As it happens, Ireland’s other native, and next-largest species, the fallow deer, also has names which derive from its colour. This deer owes its common name, ‘fallow’, to a word in Old English, fealu, meaning ‘yellowish brown’, while its Irish name, fia buí, translates as ‘yellow deer’. As with the red deer, though, these names do not fully convey the true colour range of the coat in this species, which is even wider, varying from a yellowish white to almost black.
Also like the red deer, at least in part, the scientific name of the fallow deer, Dama dama, derives from a general word for ‘deer’, in this case dama being the broad term for ‘deer’ in Latin. However, the names of Ireland’s two native species are also markedly different in some respects, one of the most notable being that whereas red deer males are referred to as stags, females as hinds, and young as calves, in fallow deer the respective names are buck, doe, and fawn.
The fallow deer can also claim to have more titles for their males at different ages, as stated by Hayden & Harrington: ‘There is an extensive vocabulary of terms related to fallow deer; for example, male fallow deer in their first six years of life are respectively referred to as fawns, prickets, sorels, soars, bare bucks/bucks of the first head, and great bucks.’ And these bucks do indeed deserve to be called great, as they are quite large, standing around a metre tall at the shoulder and weighing about 100 kilograms.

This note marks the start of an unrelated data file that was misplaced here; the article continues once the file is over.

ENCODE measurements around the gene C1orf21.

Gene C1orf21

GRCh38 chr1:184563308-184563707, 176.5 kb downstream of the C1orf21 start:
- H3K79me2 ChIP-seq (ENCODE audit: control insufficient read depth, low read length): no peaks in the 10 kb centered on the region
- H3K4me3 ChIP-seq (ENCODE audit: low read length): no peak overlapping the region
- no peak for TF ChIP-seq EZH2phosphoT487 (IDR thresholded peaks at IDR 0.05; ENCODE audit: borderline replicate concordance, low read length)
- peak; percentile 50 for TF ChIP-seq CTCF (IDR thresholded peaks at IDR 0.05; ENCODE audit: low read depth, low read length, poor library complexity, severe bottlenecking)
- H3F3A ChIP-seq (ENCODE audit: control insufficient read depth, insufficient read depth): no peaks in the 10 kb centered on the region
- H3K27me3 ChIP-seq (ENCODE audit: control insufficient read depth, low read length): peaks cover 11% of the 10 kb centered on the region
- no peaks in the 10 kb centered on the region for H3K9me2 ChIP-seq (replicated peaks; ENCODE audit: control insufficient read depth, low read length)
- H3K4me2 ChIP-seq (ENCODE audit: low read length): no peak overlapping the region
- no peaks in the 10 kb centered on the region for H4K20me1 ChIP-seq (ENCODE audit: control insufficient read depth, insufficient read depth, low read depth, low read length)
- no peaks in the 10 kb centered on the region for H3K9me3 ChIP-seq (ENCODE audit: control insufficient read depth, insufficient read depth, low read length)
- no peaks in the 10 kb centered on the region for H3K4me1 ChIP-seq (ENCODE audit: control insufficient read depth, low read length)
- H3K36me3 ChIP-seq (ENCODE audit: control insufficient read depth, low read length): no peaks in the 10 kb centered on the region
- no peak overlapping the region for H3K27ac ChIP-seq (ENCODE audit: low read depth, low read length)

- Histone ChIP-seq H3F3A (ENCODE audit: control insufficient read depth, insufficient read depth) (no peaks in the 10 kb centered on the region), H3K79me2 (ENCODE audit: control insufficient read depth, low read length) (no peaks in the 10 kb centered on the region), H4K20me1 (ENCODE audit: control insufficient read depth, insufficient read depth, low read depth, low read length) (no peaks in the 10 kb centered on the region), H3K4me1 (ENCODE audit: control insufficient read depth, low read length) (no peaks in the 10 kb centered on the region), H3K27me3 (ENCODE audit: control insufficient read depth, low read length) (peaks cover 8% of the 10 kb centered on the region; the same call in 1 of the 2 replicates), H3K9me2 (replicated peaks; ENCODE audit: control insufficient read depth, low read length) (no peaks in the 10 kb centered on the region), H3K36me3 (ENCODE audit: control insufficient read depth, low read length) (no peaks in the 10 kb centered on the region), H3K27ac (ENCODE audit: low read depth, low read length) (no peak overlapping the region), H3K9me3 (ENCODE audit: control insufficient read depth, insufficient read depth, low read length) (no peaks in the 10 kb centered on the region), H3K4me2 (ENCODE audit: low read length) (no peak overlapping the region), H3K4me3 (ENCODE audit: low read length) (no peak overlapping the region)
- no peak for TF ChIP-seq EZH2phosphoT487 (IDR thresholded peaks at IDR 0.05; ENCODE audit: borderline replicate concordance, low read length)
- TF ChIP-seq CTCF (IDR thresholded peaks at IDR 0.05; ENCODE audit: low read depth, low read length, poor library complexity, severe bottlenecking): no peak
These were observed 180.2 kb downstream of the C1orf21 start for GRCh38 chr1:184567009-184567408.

Such dimensions may make fallow deer quite a bit smaller than red deer, but they are still noticeably larger than the third largest deer species in Ireland, the sika deer. Although the largest sika deer stags may stand at a comparable height to fallow deer, they are much lighter, weighing only around 50–60 kilograms.
The sika deer are also far more recent arrivals in Ireland than fallow deer. By the time sika deer were first brought to the island in the mid-nineteenth century, when the introduction of exotic species to enrich local faunas was in vogue among aristocrats, fallow deer had already lived alongside their large neighbours the red deer for around six centuries, having been introduced to Ireland by the Normans in the mid-thirteenth century.
But though the fallow deer in Ireland can claim a long association with Ireland’s red deer in terms of co-existence on the island, as well as a closer similarity in size, the island’s sika deer possess a far deeper connection to them, which becomes immediately obvious when we hear their scientific name, Cervus nippon. Sika deer, then, belong to the same genus as red deer, and so share a more recent common ancestor with them than do the fallow deer.